Taking out your mates

Sometimes I have to spend time scratching around for inspiration for a blog piece, and sometimes it comes to me straight from the previous weekend’s ride. Last weekend was a perfect example...

Sometimes I have to spend time scratching around for inspiration for a blog piece, and sometimes it comes to me straight from the previous weekend’s ride.  Last weekend was a perfect example. 

My mate Jonathan and I went out locally for a ride…On the canal tow path leading up to our destination we were doing our usual side by side ‘riding whilst keeping up a chat pace.’ In a momentary lapse, I lost concentration and our bars briefly interlocked, but we adjusted in time for Jonathan not to be sent headfirst into the freezing cold canal…but a few metres later, a complete lapse took over me.

The almost crash scenario had not permeated through into my consciousness enough to think before the next scenario unfolded: I had a new camelback bladder that had a bite valve that I was unaccustomed to.   It was set at 90 degrees, not the usual in line valve that I was used to.  So, needing a drink, I started to fiddle with the new valve unlocking switch, one handed. 

No prizes for guessing that in so doing, I lurched into Jonathan’s bike again, managed to twist my front wheel completely sideways, both wiping me out and in ‘comical’ slow motion that can’t be avoided (like a mug of tea falling from the work surface), even though you are both willing it not to happen, he followed me over his handlebars…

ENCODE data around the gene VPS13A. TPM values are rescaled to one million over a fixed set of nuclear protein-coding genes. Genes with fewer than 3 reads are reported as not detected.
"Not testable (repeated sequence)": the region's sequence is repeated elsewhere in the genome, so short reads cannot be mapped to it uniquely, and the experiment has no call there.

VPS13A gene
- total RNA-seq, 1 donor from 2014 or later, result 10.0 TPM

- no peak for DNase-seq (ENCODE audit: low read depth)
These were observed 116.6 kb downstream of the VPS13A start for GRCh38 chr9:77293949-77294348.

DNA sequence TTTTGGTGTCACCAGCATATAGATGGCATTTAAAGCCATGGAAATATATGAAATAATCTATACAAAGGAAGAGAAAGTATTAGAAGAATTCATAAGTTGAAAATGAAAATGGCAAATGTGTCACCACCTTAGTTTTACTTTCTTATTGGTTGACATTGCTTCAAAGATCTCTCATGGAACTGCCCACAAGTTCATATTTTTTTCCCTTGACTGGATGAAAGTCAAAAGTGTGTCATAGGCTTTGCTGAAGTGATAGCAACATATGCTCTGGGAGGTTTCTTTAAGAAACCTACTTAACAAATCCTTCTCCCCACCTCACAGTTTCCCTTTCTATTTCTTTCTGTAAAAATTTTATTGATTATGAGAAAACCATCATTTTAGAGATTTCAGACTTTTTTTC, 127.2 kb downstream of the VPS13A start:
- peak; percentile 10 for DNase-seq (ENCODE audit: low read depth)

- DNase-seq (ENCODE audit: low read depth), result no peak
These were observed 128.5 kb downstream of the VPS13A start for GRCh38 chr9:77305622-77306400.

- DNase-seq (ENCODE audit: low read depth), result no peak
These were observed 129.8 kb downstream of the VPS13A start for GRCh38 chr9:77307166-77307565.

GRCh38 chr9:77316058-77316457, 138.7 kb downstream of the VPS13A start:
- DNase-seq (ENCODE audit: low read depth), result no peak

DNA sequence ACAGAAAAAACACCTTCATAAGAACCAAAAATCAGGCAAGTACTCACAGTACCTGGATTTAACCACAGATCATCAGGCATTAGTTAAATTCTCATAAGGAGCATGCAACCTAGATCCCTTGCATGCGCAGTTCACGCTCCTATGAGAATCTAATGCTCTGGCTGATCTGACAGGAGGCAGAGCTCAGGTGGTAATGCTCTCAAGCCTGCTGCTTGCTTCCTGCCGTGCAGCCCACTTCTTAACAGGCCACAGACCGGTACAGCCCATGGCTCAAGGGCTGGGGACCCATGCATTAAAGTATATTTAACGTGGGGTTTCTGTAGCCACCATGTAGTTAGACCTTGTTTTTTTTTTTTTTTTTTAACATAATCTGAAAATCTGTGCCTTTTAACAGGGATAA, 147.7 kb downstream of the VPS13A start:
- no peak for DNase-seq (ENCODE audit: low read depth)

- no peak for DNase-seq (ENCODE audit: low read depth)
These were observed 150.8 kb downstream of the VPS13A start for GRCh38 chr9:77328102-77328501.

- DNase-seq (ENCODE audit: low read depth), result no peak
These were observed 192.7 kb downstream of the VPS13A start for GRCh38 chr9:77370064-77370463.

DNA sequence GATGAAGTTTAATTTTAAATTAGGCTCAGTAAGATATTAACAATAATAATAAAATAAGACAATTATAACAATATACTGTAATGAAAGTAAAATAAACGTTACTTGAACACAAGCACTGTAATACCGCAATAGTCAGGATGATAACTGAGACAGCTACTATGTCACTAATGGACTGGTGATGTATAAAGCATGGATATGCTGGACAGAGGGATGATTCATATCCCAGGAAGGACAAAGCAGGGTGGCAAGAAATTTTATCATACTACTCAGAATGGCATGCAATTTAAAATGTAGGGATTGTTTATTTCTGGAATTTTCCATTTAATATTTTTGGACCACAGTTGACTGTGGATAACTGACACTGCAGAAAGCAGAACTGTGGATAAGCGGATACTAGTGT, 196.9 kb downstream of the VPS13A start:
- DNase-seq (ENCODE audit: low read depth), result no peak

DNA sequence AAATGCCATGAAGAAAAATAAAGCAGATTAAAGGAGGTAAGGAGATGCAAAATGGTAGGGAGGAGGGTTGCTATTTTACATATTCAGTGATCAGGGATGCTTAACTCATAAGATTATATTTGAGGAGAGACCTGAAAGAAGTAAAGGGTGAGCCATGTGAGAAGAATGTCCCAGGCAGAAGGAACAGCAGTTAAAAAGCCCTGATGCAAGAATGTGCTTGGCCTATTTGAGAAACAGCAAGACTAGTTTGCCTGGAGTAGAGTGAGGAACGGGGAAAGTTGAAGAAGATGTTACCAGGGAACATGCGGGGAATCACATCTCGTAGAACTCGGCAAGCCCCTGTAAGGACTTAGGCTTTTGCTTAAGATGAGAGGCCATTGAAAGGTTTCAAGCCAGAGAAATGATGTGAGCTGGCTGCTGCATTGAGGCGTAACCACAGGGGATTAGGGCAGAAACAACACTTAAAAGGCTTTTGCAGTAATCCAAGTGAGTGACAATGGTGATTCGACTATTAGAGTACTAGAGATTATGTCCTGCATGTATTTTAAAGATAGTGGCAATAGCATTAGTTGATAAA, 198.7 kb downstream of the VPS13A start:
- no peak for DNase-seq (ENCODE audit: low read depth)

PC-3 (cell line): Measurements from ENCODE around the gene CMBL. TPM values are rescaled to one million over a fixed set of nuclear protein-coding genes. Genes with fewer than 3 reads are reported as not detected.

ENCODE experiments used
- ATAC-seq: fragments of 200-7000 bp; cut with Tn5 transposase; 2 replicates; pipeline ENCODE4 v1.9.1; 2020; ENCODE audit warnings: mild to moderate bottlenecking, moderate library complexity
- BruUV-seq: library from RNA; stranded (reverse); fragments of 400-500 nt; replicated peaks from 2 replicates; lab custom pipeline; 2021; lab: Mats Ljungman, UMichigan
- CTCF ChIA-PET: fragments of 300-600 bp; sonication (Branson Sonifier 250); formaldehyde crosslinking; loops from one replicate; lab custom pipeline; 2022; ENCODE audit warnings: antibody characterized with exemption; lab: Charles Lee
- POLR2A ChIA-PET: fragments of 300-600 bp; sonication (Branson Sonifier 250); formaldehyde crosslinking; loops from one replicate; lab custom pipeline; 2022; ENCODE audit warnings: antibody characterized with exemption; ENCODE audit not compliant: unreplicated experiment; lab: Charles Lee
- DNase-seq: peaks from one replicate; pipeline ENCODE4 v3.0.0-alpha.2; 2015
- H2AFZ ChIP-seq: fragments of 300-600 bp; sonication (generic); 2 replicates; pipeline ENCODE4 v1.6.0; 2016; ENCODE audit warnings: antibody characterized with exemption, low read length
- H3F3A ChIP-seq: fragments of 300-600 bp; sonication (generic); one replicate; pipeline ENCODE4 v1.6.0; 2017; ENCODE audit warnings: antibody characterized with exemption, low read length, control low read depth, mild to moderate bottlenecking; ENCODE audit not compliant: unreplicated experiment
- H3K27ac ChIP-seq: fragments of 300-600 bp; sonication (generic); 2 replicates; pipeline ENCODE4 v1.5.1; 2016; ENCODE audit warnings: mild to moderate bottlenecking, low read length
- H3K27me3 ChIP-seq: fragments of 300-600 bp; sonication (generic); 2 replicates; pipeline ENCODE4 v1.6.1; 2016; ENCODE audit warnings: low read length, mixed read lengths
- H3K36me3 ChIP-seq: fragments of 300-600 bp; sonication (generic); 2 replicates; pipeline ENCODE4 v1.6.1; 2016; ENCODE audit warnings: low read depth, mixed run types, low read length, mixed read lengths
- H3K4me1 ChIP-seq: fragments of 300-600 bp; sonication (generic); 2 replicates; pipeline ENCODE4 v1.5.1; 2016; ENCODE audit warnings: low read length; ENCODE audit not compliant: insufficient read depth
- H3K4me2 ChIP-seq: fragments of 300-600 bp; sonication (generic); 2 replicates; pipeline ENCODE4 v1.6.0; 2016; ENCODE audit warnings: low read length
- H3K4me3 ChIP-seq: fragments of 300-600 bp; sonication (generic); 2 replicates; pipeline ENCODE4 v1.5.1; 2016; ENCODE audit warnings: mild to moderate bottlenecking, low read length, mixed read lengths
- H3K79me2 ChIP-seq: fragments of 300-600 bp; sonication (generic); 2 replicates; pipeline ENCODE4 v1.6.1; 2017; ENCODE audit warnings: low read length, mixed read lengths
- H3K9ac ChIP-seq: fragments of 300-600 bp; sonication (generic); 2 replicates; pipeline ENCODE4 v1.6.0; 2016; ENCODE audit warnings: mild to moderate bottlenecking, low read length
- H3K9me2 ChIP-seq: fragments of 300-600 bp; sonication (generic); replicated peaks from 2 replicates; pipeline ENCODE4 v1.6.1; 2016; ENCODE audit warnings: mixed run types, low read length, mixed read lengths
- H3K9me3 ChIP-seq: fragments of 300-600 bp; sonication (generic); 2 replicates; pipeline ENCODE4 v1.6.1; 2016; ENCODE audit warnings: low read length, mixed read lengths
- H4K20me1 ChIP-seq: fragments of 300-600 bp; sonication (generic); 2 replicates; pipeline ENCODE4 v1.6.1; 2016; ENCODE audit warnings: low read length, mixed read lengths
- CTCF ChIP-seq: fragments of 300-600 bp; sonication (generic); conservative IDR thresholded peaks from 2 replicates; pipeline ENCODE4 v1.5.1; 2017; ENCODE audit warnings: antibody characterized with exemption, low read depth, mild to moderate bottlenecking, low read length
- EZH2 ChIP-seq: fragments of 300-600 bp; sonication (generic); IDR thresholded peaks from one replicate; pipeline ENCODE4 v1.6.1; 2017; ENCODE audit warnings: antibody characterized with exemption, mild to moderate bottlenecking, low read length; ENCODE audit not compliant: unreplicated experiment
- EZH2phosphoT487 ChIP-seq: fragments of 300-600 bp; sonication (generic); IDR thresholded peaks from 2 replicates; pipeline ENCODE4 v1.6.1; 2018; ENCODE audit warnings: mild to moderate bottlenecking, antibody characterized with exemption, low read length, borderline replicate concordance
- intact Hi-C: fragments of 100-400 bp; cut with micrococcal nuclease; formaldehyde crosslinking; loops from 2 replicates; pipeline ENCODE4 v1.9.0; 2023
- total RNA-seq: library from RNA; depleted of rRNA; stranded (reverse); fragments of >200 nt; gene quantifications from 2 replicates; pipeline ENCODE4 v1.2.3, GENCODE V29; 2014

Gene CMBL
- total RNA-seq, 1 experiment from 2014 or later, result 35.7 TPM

After some inspection, major embarrassment on my part was noticed, but more importantly, was a twisted rear derailleur on Jonathan’s bike.  It was rideable, but rendered the top 2 gears useless (but he also likes singlespeeding, so all was not lost!).

It raised an interesting trail side dilemma that, being amicable chaps, we solved very quickly.  I took him out, so I should pay for the damage.  Similarly, in the future, if he did the same, he would pay.  A gentleman’s agreement was firmly agreed with little fuss.

Perhaps of more importance, Jonathan was grateful that I had not tipped him into the canal, or the big pile of dog poo that was lurking inches away from his landing place.

I hope this blog raises some interesting questions about trail etiquette, and I look forward to people’s views and shared experiences.

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